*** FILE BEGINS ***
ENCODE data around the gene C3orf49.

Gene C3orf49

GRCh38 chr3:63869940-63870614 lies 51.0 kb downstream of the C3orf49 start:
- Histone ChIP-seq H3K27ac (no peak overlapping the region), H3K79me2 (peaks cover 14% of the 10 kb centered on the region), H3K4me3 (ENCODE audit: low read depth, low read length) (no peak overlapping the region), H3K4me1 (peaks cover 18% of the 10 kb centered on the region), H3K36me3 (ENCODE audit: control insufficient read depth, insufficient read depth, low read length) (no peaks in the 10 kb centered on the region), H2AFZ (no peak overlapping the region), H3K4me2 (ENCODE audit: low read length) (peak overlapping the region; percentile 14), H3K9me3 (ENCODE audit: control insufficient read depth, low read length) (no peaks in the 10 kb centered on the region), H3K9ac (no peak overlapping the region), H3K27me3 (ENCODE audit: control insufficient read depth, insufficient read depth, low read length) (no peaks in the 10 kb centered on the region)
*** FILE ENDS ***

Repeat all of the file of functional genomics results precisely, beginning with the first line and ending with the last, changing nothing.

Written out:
ENCODE data around the gene C3orf49.

Gene C3orf49

GRCh38 chr3:63869940-63870614 lies 51.0 kb downstream of the C3orf49 start:
- Histone ChIP-seq H3K27ac (no peak overlapping the region), H3K79me2 (peaks cover 14% of the 10 kb centered on the region), H3K4me3 (ENCODE audit: low read depth, low read length) (no peak overlapping the region), H3K4me1 (peaks cover 18% of the 10 kb centered on the region), H3K36me3 (ENCODE audit: control insufficient read depth, insufficient read depth, low read length) (no peaks in the 10 kb centered on the region), H2AFZ (no peak overlapping the region), H3K4me2 (ENCODE audit: low read length) (peak overlapping the region; percentile 14), H3K9me3 (ENCODE audit: control insufficient read depth, low read length) (no peaks in the 10 kb centered on the region), H3K9ac (no peak overlapping the region), H3K27me3 (ENCODE audit: control insufficient read depth, insufficient read depth, low read length) (no peaks in the 10 kb centered on the region)